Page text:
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Exactly four years in to Commodore Format‘s run, it was just the hardcore C64 fans remaining. Bearing that in mind, it is hard not to see October 1994’s cover as preaching to the converted. In the same week that series one, episode one of Friends aired in the US, the mag asked: “Which would you buy for £64? –  124 brand new C64 games or one console cart?” Inside, each of the CF team take it in turns to spend sixty four quid on Commodore stuff; Ollie Alderton opts for a mix of art package and full priced games like Liverpool, Simon Forrester picks an assembler, Mini Office and a compilation and Dave Golder goes for an Action Replay cart, programming book and a haul of games including Rod-Land. You can see the point of the piece in the abstract, and the team’s selection’s reinforce the huge number of things a Commodore could do compared to a console (draw, program, make music). But you can’t help but think that anybody reading a C64 magazine in the same year Sony announced the Playstation is already on the bus. Nice feature, but as subsequent letters to the mag would say – it just seemed a bit needless.


Much more interesting was the arrival of yet another cracking game from Germany. Fred’s Back 3 was another offering from the Electric Boys, and as Dave Golder says Fred couldn’t look much more like Mario if they’d tried. It’s a “colourful world of floating platforms, secret rooms and exceptionally dim nasties”. The latter part is key here; the game doesn’t develop that much, but the pace and technical achievement make it a hugely enjoyable platform romp. Once you’ve finished it, it’s one of those you don’t mind bashing through again. CF had done well to unearth and promote this German stuff, and it’s only a shame more of it didn’t reach the UK sooner. It’s another one that “borrows” those platforms from Creatures, mind:


Even though the games were starting to fall in for review again in recent months, CF hadn’t lost its focus on encouraging us to make our own stuff. As it kept repeating – we were its future. This month Russ Michaels explains how to create loads of new, non-standard colours using much the same methods Apex demonstrated in Mayhem In Monsterland. It’s quite clever: by either flipping very quickly between one colour and the other or by using two colours on alternate lines, new shades become apparent to the human eye. It’s a trick, but on a real C64 with TV it works – and now you know why some colours in Mayhem “glow”. A demonstration on the Power Pack neatly tied in to the piece.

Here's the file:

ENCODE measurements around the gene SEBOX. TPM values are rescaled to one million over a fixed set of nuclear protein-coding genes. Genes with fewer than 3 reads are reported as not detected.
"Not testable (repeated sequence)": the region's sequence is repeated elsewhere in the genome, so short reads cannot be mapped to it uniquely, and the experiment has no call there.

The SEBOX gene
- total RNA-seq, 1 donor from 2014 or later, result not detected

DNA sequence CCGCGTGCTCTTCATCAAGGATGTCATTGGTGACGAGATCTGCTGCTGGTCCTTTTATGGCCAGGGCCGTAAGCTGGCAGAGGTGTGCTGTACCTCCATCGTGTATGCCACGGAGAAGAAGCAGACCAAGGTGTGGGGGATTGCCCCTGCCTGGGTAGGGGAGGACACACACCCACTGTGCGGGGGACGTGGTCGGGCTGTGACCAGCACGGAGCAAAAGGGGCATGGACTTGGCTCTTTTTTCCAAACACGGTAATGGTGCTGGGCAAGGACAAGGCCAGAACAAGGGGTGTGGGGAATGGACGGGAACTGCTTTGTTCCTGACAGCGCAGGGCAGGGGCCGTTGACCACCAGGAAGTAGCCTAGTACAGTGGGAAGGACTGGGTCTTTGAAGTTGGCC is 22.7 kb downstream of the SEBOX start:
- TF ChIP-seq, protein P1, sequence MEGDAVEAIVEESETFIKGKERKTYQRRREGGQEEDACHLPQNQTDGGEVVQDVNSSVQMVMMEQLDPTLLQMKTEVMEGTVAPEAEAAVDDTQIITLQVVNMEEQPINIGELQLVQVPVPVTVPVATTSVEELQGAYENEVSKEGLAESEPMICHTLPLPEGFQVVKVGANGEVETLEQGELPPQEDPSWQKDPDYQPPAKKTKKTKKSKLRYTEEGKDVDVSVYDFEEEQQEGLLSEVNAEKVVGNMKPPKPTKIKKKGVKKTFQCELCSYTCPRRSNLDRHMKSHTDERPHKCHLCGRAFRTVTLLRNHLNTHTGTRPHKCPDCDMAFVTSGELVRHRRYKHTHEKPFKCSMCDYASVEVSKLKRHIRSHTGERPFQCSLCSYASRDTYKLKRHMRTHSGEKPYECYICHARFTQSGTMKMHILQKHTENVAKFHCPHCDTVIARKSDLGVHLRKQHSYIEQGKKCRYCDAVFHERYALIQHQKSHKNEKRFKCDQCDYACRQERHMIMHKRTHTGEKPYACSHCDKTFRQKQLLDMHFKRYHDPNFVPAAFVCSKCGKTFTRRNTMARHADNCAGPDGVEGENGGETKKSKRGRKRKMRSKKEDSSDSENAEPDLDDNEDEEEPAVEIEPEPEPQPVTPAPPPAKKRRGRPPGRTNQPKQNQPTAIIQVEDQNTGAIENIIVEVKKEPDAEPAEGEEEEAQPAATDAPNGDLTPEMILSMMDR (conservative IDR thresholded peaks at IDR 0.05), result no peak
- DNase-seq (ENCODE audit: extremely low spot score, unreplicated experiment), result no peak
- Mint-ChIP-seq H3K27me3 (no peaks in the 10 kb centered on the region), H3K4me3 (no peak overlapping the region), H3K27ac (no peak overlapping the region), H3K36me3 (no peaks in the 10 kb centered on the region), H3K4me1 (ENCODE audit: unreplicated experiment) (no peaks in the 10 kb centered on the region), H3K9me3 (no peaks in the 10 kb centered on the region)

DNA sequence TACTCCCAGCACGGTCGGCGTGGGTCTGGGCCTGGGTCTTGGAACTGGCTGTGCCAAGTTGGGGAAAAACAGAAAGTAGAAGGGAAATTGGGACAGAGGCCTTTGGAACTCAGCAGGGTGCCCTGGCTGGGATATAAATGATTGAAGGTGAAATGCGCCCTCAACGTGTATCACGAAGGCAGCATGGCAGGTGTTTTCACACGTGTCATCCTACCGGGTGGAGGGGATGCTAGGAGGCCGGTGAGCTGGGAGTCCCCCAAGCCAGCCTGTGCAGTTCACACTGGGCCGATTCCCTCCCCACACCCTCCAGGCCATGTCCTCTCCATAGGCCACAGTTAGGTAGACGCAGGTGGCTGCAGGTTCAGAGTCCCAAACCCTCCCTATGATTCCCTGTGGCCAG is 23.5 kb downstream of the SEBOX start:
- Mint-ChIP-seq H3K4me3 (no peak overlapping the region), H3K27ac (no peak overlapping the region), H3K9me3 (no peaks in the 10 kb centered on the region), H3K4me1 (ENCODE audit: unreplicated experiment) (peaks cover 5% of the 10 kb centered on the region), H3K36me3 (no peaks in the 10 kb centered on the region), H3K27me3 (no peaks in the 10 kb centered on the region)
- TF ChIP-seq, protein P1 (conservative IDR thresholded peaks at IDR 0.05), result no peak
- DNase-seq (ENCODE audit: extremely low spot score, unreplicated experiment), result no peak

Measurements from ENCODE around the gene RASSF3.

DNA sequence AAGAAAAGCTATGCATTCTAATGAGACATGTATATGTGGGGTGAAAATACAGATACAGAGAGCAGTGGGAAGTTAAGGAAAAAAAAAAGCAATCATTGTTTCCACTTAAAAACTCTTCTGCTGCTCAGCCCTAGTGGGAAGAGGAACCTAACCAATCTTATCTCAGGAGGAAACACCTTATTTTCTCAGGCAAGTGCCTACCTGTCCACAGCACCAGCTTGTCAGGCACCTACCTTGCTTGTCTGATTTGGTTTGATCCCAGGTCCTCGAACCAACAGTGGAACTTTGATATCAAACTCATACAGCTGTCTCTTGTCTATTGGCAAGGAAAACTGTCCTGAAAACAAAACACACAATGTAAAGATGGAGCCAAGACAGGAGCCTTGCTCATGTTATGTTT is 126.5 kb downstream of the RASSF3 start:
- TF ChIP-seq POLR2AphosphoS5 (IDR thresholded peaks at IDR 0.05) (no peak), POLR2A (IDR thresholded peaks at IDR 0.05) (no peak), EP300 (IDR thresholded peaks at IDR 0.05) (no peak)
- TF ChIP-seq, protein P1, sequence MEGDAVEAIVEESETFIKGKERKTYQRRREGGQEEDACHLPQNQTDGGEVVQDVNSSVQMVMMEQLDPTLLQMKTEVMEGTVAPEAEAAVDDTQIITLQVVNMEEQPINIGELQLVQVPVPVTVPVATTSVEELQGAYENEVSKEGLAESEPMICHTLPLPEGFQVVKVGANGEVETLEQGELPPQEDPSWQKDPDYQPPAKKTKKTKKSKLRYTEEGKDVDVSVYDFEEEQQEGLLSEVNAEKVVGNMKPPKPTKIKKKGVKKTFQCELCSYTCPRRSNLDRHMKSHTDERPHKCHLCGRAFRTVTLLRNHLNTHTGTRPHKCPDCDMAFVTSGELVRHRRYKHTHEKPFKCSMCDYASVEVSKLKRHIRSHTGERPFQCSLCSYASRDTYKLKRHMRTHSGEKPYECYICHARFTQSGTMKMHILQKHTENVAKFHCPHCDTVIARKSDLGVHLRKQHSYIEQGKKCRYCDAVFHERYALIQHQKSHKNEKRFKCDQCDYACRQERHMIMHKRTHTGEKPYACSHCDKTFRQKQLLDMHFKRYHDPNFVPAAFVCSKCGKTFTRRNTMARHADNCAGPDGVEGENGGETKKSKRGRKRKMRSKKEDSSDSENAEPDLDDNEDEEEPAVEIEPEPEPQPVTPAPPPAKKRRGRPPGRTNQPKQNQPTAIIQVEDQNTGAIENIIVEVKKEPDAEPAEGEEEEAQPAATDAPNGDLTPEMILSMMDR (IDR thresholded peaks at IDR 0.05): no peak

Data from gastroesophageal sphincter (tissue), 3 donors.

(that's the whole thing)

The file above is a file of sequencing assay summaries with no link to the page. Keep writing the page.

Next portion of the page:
A mention of issue 49 can’t pass without a mention of Edge editor Tony Mott’s guest appearance. In 1994 he was already at Future Publishing, and this month wrote about the roots of console shoot ’em ups in C64 games. It’s actually a beautifully presented piece, visually charting the journey from Space Invaders to, say, Super Metroid on the SNES via Exile and Druid on the Breadbin.

And that, along with the usual pile of games and Techie Tips, PD and letters, is issue 49. At 34 pages, the mag was really packing a (pint-sized) punch: the addition of some hugely requested games on the Power Pack (see below) added massively to the whole package, and this was now pretty much the only new C64 thing you could buy from a shop shelf. Next month, Commodore Format would do the half-century. But it would be a bitter sweet celebration. See you next time. CF



Dizzy games are a bit “Michael Caine”, to quote CF‘s classic response to its fawning fanboys. That is to say he’s beloved of fans, but does tend to appear in any old rubbish. Throughout its five-year run, Commodore Format often let on that its team were baffled by the enduring popularity of the ovoid adventurer. But perhaps that’s an age thing: the Dizzy games were challenging but solvable A to B to C affairs. Completing them was immensely satisfying for a developing childhood brain, but perhaps an obvious slog to those any older. Whatever the team’s thoughts, Fantasy World Dizzy appeared on this month’s tape as part of Future’s deal with Codemasters that also brought us last month’s Tilt. The game had been much requested, and readers were thrilled – which is what it’s all about, eh? The tape was completed with a demo of Penguin Tower (reviewed back in issue 44) and a Colour Mixing demo we’ve mentioned up in the main feature.

  • More issues of CF
  • Commodore Format 49 is dated October 1994. It first appeared on Tuesday September 20th.   

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